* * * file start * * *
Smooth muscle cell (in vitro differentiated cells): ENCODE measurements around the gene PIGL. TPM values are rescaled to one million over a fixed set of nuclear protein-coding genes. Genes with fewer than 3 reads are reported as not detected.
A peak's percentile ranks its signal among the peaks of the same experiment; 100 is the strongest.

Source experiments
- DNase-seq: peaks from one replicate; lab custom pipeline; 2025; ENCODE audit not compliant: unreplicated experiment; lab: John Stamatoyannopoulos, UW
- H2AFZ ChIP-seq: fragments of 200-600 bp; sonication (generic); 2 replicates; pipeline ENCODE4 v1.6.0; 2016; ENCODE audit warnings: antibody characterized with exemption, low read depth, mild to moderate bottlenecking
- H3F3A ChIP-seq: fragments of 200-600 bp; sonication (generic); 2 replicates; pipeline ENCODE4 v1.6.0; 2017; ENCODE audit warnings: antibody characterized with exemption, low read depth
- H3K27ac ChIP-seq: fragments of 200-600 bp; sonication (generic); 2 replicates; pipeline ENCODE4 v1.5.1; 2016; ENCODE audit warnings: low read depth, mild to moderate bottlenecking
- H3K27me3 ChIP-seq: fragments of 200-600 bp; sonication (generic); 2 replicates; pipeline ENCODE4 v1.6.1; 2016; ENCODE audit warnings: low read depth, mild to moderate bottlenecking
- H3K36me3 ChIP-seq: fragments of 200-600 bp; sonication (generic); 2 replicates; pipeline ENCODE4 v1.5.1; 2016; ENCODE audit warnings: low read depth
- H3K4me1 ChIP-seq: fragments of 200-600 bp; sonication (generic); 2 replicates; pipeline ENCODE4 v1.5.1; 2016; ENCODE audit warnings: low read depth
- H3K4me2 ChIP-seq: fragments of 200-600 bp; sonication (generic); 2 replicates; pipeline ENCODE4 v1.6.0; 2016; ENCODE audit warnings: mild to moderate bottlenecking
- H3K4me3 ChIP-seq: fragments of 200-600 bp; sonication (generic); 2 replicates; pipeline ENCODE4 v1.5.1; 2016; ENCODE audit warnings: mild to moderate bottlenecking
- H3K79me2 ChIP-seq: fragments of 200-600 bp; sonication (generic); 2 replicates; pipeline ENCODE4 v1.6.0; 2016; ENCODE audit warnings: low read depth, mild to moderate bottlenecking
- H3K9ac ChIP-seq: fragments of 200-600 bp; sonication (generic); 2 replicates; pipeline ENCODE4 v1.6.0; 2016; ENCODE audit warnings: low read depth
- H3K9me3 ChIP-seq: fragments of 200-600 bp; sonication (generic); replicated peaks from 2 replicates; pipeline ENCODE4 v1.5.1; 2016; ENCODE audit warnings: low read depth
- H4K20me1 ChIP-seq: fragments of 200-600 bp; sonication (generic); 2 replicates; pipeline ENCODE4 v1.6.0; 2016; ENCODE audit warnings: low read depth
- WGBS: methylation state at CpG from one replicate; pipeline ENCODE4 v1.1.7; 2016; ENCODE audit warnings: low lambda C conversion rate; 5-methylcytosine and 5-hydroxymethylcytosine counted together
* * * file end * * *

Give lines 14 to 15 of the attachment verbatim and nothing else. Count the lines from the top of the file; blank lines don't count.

- H3K9ac ChIP-seq: fragments of 200-600 bp; sonication (generic); 2 replicates; pipeline ENCODE4 v1.6.0; 2016; ENCODE audit warnings: low read depth
- H3K9me3 ChIP-seq: fragments of 200-600 bp; sonication (generic); replicated peaks from 2 replicates; pipeline ENCODE4 v1.5.1; 2016; ENCODE audit warnings: low read depth